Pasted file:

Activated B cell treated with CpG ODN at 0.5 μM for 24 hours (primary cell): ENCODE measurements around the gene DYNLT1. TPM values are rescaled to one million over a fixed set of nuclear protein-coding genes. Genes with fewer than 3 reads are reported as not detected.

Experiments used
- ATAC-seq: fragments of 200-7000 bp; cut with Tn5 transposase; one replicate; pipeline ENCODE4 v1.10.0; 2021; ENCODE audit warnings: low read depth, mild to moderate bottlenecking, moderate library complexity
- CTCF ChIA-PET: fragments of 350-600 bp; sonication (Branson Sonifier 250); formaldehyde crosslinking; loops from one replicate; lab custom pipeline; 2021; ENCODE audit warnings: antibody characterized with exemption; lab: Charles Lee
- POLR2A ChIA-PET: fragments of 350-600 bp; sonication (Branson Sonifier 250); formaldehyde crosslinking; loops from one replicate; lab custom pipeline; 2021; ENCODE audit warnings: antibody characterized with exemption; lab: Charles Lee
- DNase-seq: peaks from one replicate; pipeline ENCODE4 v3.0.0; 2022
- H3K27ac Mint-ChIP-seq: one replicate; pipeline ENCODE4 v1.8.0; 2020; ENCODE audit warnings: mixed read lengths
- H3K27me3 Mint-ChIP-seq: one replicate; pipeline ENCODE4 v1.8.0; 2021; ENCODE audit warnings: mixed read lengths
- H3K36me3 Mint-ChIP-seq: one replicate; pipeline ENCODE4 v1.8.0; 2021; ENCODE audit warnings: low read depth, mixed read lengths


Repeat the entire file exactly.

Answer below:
Activated B cell treated with CpG ODN at 0.5 μM for 24 hours (primary cell): ENCODE measurements around the gene DYNLT1. TPM values are rescaled to one million over a fixed set of nuclear protein-coding genes. Genes with fewer than 3 reads are reported as not detected.

Experiments used
- ATAC-seq: fragments of 200-7000 bp; cut with Tn5 transposase; one replicate; pipeline ENCODE4 v1.10.0; 2021; ENCODE audit warnings: low read depth, mild to moderate bottlenecking, moderate library complexity
- CTCF ChIA-PET: fragments of 350-600 bp; sonication (Branson Sonifier 250); formaldehyde crosslinking; loops from one replicate; lab custom pipeline; 2021; ENCODE audit warnings: antibody characterized with exemption; lab: Charles Lee
- POLR2A ChIA-PET: fragments of 350-600 bp; sonication (Branson Sonifier 250); formaldehyde crosslinking; loops from one replicate; lab custom pipeline; 2021; ENCODE audit warnings: antibody characterized with exemption; lab: Charles Lee
- DNase-seq: peaks from one replicate; pipeline ENCODE4 v3.0.0; 2022
- H3K27ac Mint-ChIP-seq: one replicate; pipeline ENCODE4 v1.8.0; 2020; ENCODE audit warnings: mixed read lengths
- H3K27me3 Mint-ChIP-seq: one replicate; pipeline ENCODE4 v1.8.0; 2021; ENCODE audit warnings: mixed read lengths
- H3K36me3 Mint-ChIP-seq: one replicate; pipeline ENCODE4 v1.8.0; 2021; ENCODE audit warnings: low read depth, mixed read lengths